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Intrinsic fermi energy of silicon

  1. Mar 14, 2010 #1
    I've tried to look this up online, but I can't find it anywhere. I'm just looking for the intrinsic fermi energy of silicon E_i ?
    Can someone maybe direct me towards a website where I could look it up? Either that, or is there a way to calculate it from the energy gap for intrinsic silicon (1.12eV)? I also know the intrinsic carrier concentration n_i (1.5 x10^10 cm^3).
    Thanks in advance
     
  2. jcsd
  3. Mar 14, 2010 #2

    phyzguy

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    If the Si is undoped (i.e. intrinsic), the Fermi energy is in the middle of the band gap. Then the concentration of electrons and holes is equal. Doping the Si moves the Fermi energy toward either the conduction or valence band, depending on the type of dopant,
     
  4. Mar 15, 2010 #3
    Yes, but how to I find out where the what the energy is at the centre of the band gap?
    Thanks for your reply
     
  5. Mar 15, 2010 #4

    phyzguy

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    I don't understand your question. What more do you need to know besides, "in the center of the band gap". There is no absolute reference for potential energy, so the value of the energy relative to the band edges is all you ever need to know.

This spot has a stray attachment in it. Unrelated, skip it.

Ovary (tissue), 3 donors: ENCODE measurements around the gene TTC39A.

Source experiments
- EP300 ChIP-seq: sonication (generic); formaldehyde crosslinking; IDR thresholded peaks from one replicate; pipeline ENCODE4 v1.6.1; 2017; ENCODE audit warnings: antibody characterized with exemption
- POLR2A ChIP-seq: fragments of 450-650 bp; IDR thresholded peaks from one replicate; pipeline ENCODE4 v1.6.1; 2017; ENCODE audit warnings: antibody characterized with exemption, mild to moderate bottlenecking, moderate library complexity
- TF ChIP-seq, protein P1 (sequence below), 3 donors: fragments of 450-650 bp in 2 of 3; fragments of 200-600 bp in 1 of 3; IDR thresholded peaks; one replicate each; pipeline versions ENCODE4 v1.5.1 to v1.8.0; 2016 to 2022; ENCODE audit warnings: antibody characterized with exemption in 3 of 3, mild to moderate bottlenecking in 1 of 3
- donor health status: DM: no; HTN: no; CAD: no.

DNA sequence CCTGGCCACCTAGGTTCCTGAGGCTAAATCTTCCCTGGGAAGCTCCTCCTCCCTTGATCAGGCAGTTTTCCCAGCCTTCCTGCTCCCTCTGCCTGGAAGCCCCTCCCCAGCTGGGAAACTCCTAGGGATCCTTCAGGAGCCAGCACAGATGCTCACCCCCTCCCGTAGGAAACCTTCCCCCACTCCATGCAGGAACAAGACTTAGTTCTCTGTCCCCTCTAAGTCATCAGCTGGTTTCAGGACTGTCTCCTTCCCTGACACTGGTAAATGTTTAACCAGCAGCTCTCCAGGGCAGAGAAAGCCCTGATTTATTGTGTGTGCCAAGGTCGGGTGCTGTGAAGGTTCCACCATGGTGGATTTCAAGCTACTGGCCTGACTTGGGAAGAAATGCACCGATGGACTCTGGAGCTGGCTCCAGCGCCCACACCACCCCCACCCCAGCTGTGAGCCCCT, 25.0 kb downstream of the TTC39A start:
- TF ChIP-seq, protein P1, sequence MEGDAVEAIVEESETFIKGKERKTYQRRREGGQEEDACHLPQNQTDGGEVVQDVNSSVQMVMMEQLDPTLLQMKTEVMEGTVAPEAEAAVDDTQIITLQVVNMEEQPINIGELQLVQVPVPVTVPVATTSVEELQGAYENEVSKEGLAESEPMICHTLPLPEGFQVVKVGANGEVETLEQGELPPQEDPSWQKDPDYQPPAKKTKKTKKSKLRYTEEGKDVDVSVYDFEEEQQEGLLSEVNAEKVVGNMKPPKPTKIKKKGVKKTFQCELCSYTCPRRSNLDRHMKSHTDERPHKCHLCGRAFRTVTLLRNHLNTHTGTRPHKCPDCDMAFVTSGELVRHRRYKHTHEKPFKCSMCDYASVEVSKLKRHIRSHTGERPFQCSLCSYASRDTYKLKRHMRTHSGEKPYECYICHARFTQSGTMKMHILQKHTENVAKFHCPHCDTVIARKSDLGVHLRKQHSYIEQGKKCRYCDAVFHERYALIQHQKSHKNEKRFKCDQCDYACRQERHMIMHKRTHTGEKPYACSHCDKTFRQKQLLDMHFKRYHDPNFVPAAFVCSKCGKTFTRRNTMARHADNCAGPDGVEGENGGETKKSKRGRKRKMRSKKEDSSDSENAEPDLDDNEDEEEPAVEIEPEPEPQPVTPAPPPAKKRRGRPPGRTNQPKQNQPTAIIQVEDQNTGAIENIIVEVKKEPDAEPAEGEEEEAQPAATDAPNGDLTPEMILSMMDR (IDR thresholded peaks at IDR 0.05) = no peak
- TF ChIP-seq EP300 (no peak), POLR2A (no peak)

6. Mar 15, 2010 #5
    I needed it because it appeared in an equation I needed to find how far the fermi energy is below the conduction band in n-type silicon.
    I've just found another equation though, and you're right. I can find the distance between E_f and E_i, using
    E_f - E_i = kT ln(n/n_i)
    and then if E_i is in the middle of the band gap then that tells me how far E_f is below the conduction band edge.
    Sorry, I'm with it now, thanks for your help.
     
  7. Mar 15, 2010 #6

    phyzguy

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    Ei is in the middle of the band gap. Since the band gap is 1.12 eV wide, as you said, Ei is 0.56 eV below the conduction band edge (and also 0.56eV above the valence band edge). Suppose you have n = 1E18, and ni = 1.5E10. Then the Fermi level at room temperature is kT log(n/ni) = 0.46 eV above Ei, which puts it 0.10 eV below the conduction band edge. Does this do it?
     
  8. Mar 15, 2010 #7
    Yes, I think that's it. Thanks again!
     
  9. May 21, 2010 #8
    Please help :
    Need expression that relates Ei and Eg both intrinsic and extrinsic case
     
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